Laurel Race Course President Frank DeFrancis has scheduled a news conference today to announce plans for construction of a sports complex within the grandstand area that will be unveiled when Laurel reopens Sept. 22.
DeFrancis refused to give details, but promised a "2lst century" concept for fans, with the latest available viewing and betting technical innovations. "It's very exciting. We're breaking new ground in what a race track can offer to the public," he said.
Legislation to revitalize Maryland's thoroughbred-racing industry took effect yesterday. The law reduces the state's allotment of parimutuel wagering to .5 percent from 4.09 percent, giving Maryland's thoroughbred tracks a total estimated annual revenue increase of $9 million that may be used to bolster purses, improve facilities and finance promotions. In addition, the tracks' daily license fee was cut from $1,000 to $25.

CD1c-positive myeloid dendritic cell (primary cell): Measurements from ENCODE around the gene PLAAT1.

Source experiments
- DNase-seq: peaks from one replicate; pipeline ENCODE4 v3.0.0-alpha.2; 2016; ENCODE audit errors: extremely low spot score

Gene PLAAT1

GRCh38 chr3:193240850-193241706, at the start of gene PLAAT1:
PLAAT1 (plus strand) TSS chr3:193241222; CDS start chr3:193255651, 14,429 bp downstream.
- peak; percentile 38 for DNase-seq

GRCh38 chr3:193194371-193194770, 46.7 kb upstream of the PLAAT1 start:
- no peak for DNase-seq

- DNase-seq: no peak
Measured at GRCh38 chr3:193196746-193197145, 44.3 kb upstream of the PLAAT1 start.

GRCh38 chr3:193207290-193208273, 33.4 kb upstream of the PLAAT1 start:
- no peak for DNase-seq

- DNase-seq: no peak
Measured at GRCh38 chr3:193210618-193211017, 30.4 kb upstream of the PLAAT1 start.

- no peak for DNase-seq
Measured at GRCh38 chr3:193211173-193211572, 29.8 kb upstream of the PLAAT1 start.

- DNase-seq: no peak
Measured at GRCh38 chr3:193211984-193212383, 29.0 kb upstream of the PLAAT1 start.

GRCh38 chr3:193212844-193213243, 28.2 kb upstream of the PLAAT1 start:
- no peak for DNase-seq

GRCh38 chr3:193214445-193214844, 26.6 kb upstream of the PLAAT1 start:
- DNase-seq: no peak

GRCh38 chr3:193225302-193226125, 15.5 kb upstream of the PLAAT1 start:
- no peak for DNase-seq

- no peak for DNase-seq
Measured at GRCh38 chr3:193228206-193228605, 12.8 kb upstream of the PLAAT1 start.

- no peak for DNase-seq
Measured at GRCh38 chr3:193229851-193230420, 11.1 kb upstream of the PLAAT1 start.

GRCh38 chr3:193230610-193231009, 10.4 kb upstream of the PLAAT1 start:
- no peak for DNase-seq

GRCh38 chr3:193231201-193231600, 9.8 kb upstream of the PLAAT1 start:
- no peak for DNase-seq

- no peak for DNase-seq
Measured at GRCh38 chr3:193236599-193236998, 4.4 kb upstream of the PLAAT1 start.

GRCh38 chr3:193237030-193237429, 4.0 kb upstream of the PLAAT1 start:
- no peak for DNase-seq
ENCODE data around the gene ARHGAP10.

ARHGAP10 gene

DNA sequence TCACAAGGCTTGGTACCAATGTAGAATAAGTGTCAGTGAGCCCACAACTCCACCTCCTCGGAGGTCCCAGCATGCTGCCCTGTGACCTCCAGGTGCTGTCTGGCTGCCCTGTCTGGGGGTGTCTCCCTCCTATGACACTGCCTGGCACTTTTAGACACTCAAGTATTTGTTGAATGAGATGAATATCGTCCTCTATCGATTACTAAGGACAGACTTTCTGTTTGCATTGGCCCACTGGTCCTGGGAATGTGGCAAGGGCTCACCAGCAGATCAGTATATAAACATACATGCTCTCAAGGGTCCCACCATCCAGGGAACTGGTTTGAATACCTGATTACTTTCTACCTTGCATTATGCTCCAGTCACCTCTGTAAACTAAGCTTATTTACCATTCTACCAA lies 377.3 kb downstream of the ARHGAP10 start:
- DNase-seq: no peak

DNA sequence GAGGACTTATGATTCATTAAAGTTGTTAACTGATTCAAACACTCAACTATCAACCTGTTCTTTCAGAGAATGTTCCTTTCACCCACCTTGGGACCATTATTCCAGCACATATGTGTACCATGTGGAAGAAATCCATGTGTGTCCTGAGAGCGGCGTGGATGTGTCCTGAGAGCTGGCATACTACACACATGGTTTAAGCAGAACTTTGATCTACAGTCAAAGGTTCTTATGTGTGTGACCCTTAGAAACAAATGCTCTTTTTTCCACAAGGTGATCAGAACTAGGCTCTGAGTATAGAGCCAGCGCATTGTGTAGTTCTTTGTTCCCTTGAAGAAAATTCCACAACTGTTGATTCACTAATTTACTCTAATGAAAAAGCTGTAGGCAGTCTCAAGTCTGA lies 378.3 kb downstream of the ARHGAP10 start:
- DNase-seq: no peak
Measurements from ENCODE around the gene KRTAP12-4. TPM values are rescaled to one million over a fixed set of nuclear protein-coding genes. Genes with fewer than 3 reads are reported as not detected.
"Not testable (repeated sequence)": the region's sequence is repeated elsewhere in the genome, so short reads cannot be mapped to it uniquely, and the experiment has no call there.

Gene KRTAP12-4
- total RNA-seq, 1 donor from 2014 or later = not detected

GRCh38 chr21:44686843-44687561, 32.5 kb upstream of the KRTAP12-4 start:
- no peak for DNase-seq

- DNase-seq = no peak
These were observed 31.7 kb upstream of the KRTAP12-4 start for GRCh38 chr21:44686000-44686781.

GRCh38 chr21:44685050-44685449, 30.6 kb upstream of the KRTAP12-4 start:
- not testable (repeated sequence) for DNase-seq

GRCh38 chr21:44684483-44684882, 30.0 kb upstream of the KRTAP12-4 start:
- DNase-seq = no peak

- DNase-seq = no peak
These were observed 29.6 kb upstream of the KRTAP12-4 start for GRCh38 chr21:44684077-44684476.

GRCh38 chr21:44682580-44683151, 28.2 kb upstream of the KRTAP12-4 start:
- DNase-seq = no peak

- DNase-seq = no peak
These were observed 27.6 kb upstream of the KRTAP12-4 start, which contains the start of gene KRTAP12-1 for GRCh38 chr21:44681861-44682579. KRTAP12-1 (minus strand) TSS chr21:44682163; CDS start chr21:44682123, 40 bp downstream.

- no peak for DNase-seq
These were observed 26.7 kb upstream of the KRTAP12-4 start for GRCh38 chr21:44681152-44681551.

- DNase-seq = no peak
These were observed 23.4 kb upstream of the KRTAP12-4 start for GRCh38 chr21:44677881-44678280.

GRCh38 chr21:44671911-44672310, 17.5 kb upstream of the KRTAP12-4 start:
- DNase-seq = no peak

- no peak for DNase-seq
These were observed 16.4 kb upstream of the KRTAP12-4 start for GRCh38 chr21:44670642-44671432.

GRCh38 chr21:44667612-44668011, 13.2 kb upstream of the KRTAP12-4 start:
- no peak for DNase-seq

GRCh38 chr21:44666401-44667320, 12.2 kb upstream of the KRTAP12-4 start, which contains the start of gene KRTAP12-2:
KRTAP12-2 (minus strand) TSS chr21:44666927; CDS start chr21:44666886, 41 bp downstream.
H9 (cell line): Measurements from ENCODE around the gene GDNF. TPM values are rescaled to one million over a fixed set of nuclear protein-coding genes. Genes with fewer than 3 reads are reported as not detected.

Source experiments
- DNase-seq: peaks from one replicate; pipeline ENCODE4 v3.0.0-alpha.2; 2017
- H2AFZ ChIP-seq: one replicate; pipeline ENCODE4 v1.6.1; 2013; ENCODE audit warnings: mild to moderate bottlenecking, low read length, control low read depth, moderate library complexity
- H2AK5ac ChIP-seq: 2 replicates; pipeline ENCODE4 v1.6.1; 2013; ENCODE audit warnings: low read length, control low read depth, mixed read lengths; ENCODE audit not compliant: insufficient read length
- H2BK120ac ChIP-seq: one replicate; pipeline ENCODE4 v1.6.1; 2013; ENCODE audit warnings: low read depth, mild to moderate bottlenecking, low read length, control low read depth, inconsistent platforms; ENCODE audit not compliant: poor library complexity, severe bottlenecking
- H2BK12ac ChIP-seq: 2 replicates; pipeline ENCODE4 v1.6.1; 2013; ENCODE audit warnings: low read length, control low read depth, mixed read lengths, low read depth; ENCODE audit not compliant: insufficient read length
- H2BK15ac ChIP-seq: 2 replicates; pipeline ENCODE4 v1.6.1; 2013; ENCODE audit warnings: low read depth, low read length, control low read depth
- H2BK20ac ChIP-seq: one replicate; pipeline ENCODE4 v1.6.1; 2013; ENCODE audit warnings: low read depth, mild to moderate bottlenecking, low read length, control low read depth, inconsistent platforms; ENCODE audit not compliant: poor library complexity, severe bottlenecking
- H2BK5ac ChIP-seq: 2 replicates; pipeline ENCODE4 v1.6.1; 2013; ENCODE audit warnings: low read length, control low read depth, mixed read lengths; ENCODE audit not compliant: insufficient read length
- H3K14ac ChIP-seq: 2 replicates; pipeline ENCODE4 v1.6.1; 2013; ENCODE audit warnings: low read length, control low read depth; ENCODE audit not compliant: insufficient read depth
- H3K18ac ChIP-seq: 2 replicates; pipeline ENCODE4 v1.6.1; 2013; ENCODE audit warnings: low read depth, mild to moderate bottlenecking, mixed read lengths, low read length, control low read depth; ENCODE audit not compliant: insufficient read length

Purses at Bowie Race Course will increase more than $100,000 over the final 12 days of the meeting, according to track general manager Al Karwacki. Bowie's current meeting ends July 13, after which it becomes a training facility.
Bowie's racing dates will be allocated to Maryland's two remaining thoroughbred tracks -- Pimlico and Laurel. Each will operate six months per year.
The tax relief was part of legislation designed to make Maryland racing more competitive with that of neighboring states, particularly New Jersey.
The bettors tax on mutuels remains unchanged.
Niosk rallied from last place to defeat seven rivals in Bowie's $10,000 feature race yesterday.
Ridden by Larry Saumell, Niosk (5 to 1) left the gate poorly and trailed front-running favorite Vandy's Friend (8-5) by eight lengths after four of 6 1/2 furlongs, but won by a half-length.